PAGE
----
CC BY-SA 2.0 Lars Ploughman
Here’s a downright uplifting story from the BBC: Marine mammals are thriving in the River Thames. Yes, that same, brown, river that runs through central London and was once so polluted that it was declared “biologically extinct.”
Now, the BBC says, the picture looks decidedly different. Seals, dolphins, porpoises—even a whale (that sadly died)—but what’s really so exciting about this is that where there are marine mammals, there are fish. And where there are fish, there are littler fish…
And so forth.
In other words, the river got cleaner and the wildlife returned. And that’s not the only place that nature is rebounding. While environmentalists have worried about mercury pollution for years, at least one recent study suggests that as mercury pollution from power plants has decreased, mercury contamination in bluefish has decreased too. And when otter-killing pesticides were banned in England, otter numbers rebounded. It even seems beavers are successfully returning to England. And a record number of turtle nests have been found in North Carolina.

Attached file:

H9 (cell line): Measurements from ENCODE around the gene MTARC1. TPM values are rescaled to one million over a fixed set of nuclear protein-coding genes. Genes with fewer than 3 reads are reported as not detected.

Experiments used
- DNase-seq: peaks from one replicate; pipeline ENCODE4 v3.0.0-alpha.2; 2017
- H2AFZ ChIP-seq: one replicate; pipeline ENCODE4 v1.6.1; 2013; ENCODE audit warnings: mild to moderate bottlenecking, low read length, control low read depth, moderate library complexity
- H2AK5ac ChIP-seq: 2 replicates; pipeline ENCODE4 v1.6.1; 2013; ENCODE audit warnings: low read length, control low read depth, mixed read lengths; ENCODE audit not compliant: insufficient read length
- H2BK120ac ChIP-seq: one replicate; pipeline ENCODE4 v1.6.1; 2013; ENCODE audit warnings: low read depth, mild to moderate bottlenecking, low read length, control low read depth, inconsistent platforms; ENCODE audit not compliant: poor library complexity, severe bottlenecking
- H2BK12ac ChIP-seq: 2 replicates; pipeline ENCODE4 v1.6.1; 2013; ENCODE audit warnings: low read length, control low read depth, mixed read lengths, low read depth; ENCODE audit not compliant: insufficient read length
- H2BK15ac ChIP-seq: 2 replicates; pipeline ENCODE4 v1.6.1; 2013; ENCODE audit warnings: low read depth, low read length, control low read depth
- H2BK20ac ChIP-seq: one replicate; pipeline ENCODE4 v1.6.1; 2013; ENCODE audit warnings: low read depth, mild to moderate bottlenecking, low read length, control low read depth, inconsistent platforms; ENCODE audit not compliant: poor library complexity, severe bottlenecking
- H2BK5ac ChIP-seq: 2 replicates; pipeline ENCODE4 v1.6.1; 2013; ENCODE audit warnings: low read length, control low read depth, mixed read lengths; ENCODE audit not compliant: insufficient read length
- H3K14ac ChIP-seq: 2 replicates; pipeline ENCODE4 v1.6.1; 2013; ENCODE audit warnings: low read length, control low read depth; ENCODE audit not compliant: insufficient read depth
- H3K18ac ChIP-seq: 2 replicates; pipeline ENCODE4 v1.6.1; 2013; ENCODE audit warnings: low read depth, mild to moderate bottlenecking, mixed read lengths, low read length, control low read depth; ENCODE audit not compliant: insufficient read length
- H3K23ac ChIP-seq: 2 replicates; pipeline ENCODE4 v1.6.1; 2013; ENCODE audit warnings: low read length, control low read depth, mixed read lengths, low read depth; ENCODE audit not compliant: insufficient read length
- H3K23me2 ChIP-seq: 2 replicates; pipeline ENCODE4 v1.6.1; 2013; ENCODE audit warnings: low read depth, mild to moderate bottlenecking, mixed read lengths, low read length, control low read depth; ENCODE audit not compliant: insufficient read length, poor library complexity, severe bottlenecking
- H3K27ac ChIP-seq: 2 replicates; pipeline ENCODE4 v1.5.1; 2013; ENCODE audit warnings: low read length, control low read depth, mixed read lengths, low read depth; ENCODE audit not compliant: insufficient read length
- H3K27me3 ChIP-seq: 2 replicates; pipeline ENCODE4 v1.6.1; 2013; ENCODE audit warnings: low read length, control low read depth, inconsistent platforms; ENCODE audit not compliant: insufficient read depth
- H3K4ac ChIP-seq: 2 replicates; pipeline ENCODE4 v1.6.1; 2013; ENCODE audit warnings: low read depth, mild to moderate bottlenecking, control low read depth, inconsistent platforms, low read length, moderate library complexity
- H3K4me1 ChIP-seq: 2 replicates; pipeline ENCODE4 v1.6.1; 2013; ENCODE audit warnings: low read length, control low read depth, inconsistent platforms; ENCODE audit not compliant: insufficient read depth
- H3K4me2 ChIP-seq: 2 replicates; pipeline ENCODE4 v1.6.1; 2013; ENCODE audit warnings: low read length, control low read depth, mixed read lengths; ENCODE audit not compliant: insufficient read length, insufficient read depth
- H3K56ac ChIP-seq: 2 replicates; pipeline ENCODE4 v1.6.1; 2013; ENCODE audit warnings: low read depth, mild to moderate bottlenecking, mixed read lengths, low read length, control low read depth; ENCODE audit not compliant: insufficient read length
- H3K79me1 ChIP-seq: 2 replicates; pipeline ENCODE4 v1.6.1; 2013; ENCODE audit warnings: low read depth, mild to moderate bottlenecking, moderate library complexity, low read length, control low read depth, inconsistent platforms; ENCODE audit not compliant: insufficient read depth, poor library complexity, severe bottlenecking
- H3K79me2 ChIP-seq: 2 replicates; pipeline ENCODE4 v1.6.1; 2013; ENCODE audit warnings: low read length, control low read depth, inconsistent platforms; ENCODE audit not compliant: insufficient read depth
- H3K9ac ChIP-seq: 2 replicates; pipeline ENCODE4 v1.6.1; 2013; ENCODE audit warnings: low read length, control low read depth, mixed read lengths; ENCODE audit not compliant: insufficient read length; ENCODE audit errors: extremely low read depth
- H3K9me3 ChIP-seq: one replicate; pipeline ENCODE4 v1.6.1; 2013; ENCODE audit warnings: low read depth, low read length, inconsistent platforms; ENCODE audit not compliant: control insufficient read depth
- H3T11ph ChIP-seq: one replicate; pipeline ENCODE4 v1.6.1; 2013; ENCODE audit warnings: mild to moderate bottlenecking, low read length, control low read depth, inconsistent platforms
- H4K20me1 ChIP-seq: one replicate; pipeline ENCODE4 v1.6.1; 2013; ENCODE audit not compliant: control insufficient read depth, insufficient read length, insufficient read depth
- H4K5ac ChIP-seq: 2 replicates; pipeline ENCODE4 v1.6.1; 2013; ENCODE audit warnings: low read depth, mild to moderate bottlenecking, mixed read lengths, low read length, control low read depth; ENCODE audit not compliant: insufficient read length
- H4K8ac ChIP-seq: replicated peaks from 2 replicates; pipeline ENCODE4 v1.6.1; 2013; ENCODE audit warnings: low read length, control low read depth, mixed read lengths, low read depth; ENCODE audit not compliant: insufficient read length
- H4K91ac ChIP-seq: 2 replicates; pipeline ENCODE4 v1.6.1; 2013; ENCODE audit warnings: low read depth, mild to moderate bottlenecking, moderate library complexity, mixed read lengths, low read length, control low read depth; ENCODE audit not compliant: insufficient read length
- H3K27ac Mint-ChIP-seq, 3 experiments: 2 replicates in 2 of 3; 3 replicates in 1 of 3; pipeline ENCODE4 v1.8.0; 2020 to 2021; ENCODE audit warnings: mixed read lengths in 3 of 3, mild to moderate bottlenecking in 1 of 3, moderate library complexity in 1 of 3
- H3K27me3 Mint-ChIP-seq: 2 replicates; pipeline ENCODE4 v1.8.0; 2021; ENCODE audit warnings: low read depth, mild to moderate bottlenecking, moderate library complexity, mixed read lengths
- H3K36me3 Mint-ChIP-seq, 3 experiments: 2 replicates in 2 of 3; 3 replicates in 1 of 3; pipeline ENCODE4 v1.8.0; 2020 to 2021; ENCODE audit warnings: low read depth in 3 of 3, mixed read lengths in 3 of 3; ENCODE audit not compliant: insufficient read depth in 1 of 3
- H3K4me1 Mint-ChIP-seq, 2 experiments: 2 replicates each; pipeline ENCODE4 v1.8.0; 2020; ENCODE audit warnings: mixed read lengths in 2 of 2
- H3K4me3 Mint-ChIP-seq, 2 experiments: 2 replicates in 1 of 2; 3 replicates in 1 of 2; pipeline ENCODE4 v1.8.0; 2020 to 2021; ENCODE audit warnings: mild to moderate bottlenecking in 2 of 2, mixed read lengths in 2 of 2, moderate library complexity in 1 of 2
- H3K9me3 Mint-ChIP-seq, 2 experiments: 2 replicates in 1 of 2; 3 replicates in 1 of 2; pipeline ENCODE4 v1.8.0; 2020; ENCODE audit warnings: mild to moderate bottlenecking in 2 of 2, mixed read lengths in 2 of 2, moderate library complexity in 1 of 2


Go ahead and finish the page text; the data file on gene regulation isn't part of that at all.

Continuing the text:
Now, I’m not sharing any of this to suggest we get complacent. I’m just saying that when we stop doing dumb stuff to the environment we rely on, that environment might just start bouncing back.
With signs that the 6th great extinction may well be underway, I’d suggest it would be a good idea to get started for real while we still have species to recover.